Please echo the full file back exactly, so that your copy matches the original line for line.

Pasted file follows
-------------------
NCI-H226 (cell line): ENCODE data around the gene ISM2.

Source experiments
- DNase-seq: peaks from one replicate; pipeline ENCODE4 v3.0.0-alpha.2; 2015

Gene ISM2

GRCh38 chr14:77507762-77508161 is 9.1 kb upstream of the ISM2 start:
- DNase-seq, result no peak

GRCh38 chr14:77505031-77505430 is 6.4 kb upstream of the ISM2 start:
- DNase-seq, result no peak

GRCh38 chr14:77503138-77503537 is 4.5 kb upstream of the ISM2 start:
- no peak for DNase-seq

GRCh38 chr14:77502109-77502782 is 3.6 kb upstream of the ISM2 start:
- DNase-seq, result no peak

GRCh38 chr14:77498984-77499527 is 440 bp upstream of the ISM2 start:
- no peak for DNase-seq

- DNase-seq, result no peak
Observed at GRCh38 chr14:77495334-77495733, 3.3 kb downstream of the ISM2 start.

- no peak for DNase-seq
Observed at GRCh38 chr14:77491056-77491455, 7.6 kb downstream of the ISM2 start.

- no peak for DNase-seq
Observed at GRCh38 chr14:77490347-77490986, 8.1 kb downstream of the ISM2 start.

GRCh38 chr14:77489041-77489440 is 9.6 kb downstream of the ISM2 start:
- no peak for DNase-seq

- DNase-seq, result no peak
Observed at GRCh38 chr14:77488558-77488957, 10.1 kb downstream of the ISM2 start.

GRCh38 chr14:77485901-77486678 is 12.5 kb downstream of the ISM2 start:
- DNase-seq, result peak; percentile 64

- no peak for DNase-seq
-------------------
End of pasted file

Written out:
NCI-H226 (cell line): ENCODE data around the gene ISM2.

Source experiments
- DNase-seq: peaks from one replicate; pipeline ENCODE4 v3.0.0-alpha.2; 2015

Gene ISM2

GRCh38 chr14:77507762-77508161 is 9.1 kb upstream of the ISM2 start:
- DNase-seq, result no peak

GRCh38 chr14:77505031-77505430 is 6.4 kb upstream of the ISM2 start:
- DNase-seq, result no peak

GRCh38 chr14:77503138-77503537 is 4.5 kb upstream of the ISM2 start:
- no peak for DNase-seq

GRCh38 chr14:77502109-77502782 is 3.6 kb upstream of the ISM2 start:
- DNase-seq, result no peak

GRCh38 chr14:77498984-77499527 is 440 bp upstream of the ISM2 start:
- no peak for DNase-seq

- DNase-seq, result no peak
Observed at GRCh38 chr14:77495334-77495733, 3.3 kb downstream of the ISM2 start.

- no peak for DNase-seq
Observed at GRCh38 chr14:77491056-77491455, 7.6 kb downstream of the ISM2 start.

- no peak for DNase-seq
Observed at GRCh38 chr14:77490347-77490986, 8.1 kb downstream of the ISM2 start.

GRCh38 chr14:77489041-77489440 is 9.6 kb downstream of the ISM2 start:
- no peak for DNase-seq

- DNase-seq, result no peak
Observed at GRCh38 chr14:77488558-77488957, 10.1 kb downstream of the ISM2 start.

GRCh38 chr14:77485901-77486678 is 12.5 kb downstream of the ISM2 start:
- DNase-seq, result peak; percentile 64

- no peak for DNase-seq